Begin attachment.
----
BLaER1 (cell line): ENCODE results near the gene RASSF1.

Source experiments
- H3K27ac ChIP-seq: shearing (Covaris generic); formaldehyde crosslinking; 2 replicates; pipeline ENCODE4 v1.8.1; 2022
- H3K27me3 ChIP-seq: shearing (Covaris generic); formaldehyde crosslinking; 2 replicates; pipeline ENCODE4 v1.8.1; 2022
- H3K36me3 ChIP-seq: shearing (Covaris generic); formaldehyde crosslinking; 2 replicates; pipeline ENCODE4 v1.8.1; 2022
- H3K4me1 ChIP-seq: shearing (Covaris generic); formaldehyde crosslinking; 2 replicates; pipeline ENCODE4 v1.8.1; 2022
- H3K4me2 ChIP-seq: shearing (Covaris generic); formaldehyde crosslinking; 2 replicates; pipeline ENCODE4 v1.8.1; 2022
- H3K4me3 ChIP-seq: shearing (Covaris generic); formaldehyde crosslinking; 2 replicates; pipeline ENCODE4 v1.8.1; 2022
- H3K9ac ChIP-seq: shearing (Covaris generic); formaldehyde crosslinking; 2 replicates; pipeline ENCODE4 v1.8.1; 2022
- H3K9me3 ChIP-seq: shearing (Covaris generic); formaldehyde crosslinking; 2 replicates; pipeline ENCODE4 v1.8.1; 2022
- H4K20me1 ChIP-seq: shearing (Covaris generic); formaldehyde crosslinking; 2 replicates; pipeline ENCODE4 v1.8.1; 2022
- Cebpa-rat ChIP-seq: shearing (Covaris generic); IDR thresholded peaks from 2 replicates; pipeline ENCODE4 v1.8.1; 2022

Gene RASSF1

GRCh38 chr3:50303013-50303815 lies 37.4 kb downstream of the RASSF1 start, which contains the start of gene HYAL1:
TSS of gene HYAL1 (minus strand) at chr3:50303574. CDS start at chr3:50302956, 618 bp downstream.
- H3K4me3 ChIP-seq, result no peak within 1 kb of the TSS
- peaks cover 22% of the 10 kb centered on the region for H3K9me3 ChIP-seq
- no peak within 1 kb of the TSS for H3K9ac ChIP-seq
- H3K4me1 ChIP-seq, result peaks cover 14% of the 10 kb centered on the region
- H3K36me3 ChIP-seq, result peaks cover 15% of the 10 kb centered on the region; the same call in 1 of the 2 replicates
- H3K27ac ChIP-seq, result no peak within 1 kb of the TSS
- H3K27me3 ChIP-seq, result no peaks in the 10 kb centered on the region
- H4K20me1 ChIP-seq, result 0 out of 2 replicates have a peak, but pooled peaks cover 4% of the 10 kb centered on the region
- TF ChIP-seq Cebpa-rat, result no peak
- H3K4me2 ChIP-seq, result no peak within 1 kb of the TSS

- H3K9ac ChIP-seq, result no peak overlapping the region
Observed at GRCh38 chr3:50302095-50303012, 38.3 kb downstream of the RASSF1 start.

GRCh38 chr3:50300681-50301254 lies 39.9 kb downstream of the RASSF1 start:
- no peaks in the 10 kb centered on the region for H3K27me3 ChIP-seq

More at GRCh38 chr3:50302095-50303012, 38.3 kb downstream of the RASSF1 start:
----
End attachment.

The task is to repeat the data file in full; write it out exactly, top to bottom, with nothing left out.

BLaER1 (cell line): ENCODE results near the gene RASSF1.

Source experiments
- H3K27ac ChIP-seq: shearing (Covaris generic); formaldehyde crosslinking; 2 replicates; pipeline ENCODE4 v1.8.1; 2022
- H3K27me3 ChIP-seq: shearing (Covaris generic); formaldehyde crosslinking; 2 replicates; pipeline ENCODE4 v1.8.1; 2022
- H3K36me3 ChIP-seq: shearing (Covaris generic); formaldehyde crosslinking; 2 replicates; pipeline ENCODE4 v1.8.1; 2022
- H3K4me1 ChIP-seq: shearing (Covaris generic); formaldehyde crosslinking; 2 replicates; pipeline ENCODE4 v1.8.1; 2022
- H3K4me2 ChIP-seq: shearing (Covaris generic); formaldehyde crosslinking; 2 replicates; pipeline ENCODE4 v1.8.1; 2022
- H3K4me3 ChIP-seq: shearing (Covaris generic); formaldehyde crosslinking; 2 replicates; pipeline ENCODE4 v1.8.1; 2022
- H3K9ac ChIP-seq: shearing (Covaris generic); formaldehyde crosslinking; 2 replicates; pipeline ENCODE4 v1.8.1; 2022
- H3K9me3 ChIP-seq: shearing (Covaris generic); formaldehyde crosslinking; 2 replicates; pipeline ENCODE4 v1.8.1; 2022
- H4K20me1 ChIP-seq: shearing (Covaris generic); formaldehyde crosslinking; 2 replicates; pipeline ENCODE4 v1.8.1; 2022
- Cebpa-rat ChIP-seq: shearing (Covaris generic); IDR thresholded peaks from 2 replicates; pipeline ENCODE4 v1.8.1; 2022

Gene RASSF1

GRCh38 chr3:50303013-50303815 lies 37.4 kb downstream of the RASSF1 start, which contains the start of gene HYAL1:
TSS of gene HYAL1 (minus strand) at chr3:50303574. CDS start at chr3:50302956, 618 bp downstream.
- H3K4me3 ChIP-seq, result no peak within 1 kb of the TSS
- peaks cover 22% of the 10 kb centered on the region for H3K9me3 ChIP-seq
- no peak within 1 kb of the TSS for H3K9ac ChIP-seq
- H3K4me1 ChIP-seq, result peaks cover 14% of the 10 kb centered on the region
- H3K36me3 ChIP-seq, result peaks cover 15% of the 10 kb centered on the region; the same call in 1 of the 2 replicates
- H3K27ac ChIP-seq, result no peak within 1 kb of the TSS
- H3K27me3 ChIP-seq, result no peaks in the 10 kb centered on the region
- H4K20me1 ChIP-seq, result 0 out of 2 replicates have a peak, but pooled peaks cover 4% of the 10 kb centered on the region
- TF ChIP-seq Cebpa-rat, result no peak
- H3K4me2 ChIP-seq, result no peak within 1 kb of the TSS

- H3K9ac ChIP-seq, result no peak overlapping the region
Observed at GRCh38 chr3:50302095-50303012, 38.3 kb downstream of the RASSF1 start.

GRCh38 chr3:50300681-50301254 lies 39.9 kb downstream of the RASSF1 start:
- no peaks in the 10 kb centered on the region for H3K27me3 ChIP-seq

More at GRCh38 chr3:50302095-50303012, 38.3 kb downstream of the RASSF1 start: